Genocide in Rwanda

Rwandan Clips

2010/09/10: Rwanda: Confronting a Painful Past

Language: English

September 10, 2010: the USC Shoah Foundation Institute hosted a panel discussion that addressed the role of testimony in the process of national mourning, transitional justice, and memorialization.

Participants in the panel discussion, titled “Rwanda: Confronting a Painful Past,” included Beth Meyerowitz, USC Professor of Psychology; Mathilde Mukantabana, Professor of History at Cosumnes River College and President of Friends of Rwanda Association; Freddy Mutanguha, Director of the Kigali Memorial Centre and Secretary General of IBUKA; and James Smith, CEO of Aegis Trust. Lyn Boyd-Judson, Director of the USC Levan Institute for Humanities and Ethics, moderated the discussion.

“Rwanda: Confronting a Painful Past” was made possible through generous funding by the ACE Charitable Foundation.

  • 2010/09/10: Rwanda: Confronting a Painful Past

    Language: English

    September 10, 2010: the USC Shoah Foundation Institute hosted a panel discussion that addressed the role of testimony in the process of national mourning, transitional justice, and memorialization.

    Participants in the panel discussion, titled “Rwanda: Confronting a Painful Past,” included Beth Meyerowitz, USC Professor of Psychology; Mathilde Mukantabana, Professor of History at Cosumnes River College and President of Friends of Rwanda Association; Freddy Mutanguha, Director of the Kigali Memorial Centre and Secretary General of IBUKA; and James Smith, CEO of Aegis Trust. Lyn Boyd-Judson, Director of the USC Levan Institute for Humanities and Ethics, moderated the discussion.

    “Rwanda: Confronting a Painful Past” was made possible through generous funding by the ACE Charitable Foundation.

  • Venuste Karasira

    Language: Kinyarwanda

    Venuste describes losing his daughter right before his eyes.

    Born: 1953
    City of Birth: Kabagali (Gitarama, Rwanda)
    In hiding: Kicukiro (Kigali, Rwanda)
    Liberated by: Rwandan Patriotic Front (RPF)
    Liberation location: Nyanza (Kicukiro, Kigali, Rwanda)

In 2013, the Visual History Archive expanded beyond the Holocaust for the first time, taking in 64 audiovisual testimonies of survivors and witnesses of the Rwandan Tutsi Genocide.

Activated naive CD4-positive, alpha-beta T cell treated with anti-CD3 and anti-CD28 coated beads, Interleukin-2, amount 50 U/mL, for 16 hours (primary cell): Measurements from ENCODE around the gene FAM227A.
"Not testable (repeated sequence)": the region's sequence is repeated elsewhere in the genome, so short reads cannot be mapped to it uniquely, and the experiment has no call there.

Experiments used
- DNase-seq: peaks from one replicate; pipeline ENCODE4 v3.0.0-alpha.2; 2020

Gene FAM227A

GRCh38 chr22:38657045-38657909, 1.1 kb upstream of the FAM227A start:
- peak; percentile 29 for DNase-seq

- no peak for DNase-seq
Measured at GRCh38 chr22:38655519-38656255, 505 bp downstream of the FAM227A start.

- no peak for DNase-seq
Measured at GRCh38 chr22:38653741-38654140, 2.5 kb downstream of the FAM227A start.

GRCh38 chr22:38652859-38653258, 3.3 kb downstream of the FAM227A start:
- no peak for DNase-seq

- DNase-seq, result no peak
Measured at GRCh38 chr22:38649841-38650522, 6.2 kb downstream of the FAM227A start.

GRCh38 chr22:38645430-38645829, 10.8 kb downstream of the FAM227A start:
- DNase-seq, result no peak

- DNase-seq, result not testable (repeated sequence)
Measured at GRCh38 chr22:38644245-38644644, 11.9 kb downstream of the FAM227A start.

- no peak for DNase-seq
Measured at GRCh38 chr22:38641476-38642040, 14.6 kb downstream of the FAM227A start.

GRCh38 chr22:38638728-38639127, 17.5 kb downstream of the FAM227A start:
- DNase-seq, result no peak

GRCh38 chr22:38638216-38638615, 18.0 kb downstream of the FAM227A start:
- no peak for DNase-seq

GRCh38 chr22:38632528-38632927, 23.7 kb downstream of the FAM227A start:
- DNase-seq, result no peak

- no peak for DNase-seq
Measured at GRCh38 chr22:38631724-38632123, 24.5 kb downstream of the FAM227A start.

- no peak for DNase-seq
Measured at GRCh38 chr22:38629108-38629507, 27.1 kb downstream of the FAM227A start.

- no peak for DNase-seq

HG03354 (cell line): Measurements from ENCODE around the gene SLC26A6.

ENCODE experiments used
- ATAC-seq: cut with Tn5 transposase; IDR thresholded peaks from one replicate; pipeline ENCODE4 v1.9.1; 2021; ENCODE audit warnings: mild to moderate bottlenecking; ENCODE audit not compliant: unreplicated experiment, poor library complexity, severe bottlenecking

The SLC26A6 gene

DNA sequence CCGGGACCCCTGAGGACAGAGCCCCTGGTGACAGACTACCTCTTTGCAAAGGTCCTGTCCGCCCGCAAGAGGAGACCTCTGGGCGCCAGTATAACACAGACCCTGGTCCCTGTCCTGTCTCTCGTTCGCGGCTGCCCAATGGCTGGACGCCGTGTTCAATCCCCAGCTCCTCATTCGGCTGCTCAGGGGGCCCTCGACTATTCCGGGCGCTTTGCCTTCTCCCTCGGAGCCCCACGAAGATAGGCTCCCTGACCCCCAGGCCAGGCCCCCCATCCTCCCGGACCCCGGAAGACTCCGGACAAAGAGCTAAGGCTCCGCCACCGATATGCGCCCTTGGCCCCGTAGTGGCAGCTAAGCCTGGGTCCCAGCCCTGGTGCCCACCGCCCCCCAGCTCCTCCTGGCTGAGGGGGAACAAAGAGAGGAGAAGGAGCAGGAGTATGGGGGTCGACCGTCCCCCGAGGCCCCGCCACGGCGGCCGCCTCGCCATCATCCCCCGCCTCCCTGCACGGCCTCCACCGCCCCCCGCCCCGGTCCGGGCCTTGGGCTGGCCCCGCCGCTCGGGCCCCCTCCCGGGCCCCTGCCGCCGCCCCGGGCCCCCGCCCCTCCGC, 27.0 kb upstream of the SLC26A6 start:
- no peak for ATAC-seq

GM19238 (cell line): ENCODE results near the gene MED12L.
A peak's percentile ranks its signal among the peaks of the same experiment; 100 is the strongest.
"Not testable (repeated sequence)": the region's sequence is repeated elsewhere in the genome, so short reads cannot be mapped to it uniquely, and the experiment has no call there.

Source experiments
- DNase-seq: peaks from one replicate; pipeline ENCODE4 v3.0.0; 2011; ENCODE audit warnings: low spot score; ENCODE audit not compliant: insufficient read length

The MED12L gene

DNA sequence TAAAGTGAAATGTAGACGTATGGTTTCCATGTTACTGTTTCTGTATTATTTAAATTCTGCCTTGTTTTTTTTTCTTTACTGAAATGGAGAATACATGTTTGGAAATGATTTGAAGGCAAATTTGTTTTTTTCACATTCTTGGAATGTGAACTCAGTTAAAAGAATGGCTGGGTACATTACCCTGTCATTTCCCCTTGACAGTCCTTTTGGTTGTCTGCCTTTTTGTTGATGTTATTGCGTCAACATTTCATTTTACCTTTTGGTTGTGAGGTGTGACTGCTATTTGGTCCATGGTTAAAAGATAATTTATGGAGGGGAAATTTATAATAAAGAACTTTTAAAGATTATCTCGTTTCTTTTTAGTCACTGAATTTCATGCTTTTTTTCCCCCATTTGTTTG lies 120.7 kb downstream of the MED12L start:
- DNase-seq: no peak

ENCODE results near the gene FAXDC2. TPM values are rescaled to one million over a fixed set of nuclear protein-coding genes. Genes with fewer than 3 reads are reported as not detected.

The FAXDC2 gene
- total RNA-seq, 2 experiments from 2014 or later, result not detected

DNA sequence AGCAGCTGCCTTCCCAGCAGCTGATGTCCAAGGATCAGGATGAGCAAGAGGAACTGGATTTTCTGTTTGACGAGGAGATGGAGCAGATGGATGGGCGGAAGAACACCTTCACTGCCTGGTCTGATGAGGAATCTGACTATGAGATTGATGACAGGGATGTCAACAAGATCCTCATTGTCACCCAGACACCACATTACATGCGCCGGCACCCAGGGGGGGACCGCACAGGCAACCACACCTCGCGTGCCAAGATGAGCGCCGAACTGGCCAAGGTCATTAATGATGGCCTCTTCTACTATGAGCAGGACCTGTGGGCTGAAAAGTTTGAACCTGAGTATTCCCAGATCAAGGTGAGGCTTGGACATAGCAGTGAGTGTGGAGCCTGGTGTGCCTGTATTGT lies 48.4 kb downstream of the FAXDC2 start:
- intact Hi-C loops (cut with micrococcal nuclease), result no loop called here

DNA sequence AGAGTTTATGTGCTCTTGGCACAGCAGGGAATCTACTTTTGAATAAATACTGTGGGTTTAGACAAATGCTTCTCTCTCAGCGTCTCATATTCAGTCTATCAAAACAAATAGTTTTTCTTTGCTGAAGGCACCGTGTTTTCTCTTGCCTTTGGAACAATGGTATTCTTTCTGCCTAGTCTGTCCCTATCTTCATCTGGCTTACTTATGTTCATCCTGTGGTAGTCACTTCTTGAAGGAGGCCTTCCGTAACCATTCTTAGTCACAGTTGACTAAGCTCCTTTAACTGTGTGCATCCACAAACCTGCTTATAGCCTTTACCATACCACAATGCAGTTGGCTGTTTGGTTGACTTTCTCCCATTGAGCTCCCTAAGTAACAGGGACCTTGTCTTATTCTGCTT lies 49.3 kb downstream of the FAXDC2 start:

That set of atrocities claimed as many as one million lives over the course of about 100 days in 1994 when government-backed militias of ethnic Hutus went on a mass killing spree targeting the country’s next largest ethnic group, the Tutsis.

The Rwandan government has since eliminated the official use of those ethnic terms in its census and on identity cards in hopes of fostering reconciliation.

Compiling the Rwandan testimonies for the Visual History Archive has been a group effort.

Conducted in the United States and Rwanda in two languages – some in English, others in Kinyarwanda – the Rwandan collection was assembled in collaboration with Aegis Trust and the Kigali Genocide Memorial, with additional support provided by IBUKA. While 15 of these testimonies were recorded by USC Shoah Foundation, the remaining 49 were recorded by Kigali Genocide Memorial staff in Rwanda.

Although the collection was integrated into the Archive recently, the Institute has been working with Rwandan organizations on genocide-related projects since 2007. Partners on the initiative to gather testimonies as part of the Rwanda Archive and Education Program include Aegis Trust, the Kigali Genocide Memorial Centre and others.

In 2009, USC Shoah Foundation conducted 10 pilot interviews of survivors from the genocide who now live in the United States, using funding from the ACE Charitable Foundation. In addition to funding this project, the ACE Charitable Foundation grant enabled the Institute to organize “Rwanda: Confronting a Painful Past,” a panel discussion that took place at USC the following year.

Through the years, Rwandan organizations have sent delegations to USC Shoah Foundation and vice versa.

In fall 2011, staff members from the Kigali Genocide Memorial Center spent two months at the Institute studying the Institute's indexing methodology and lending their expertise to the development of indexing terminology appropriate for the Rwandan Tutsi genocide experience.

In February of 2014, Rwandan President Paul Kagame visited USC Shoah Foundation to learn more about the Institute’s work linking testimony, technology and education.

In April of 2014, a delegation of staff and supporters of USC Shoah Foundation went to Rwanda for a weeklong mission to learn about the Institute’s work in Rwanda, reinforce the Institute’s commitment, and share the experience with others. 

In April of 2015, a group of staff from Aegis Trust in Kigali – which maintains its own archive of Rwandan testimonies – came to USC Shoah Foundation to receive onsite training on indexing techniques and other aspects of video archiving.

USC Shoah Foundation is also working with Aegis Trust Rwanda and the Institute for War, Holocaust and Genocide Studies on the Gacaca Project to digitize and preserve 12,000 Gacaca Court case files – 60 million documents that were created after the 1994 Rwandan Tutsi Genocide.

In addition, the Institute is a key player in the Rwanda Peace Education Program (RPEP), which is led by multiple international partners to develop peace education in Rwanda. USC Shoah Foundation’s role in RPEP is to help the Kigali Genocide Memorial in strengthening the capacities of its own growing genocide archive and engage in collaborative educational programs that include teaching with testimony and the use of the Institute’s educational platform IWitness in Rwandan schools.

More about our work in Rwanda

To support any of these ongoing projects, please contact Dornsife Advancement at (213) 740-4990 or advancement@dornsife.usc.edu.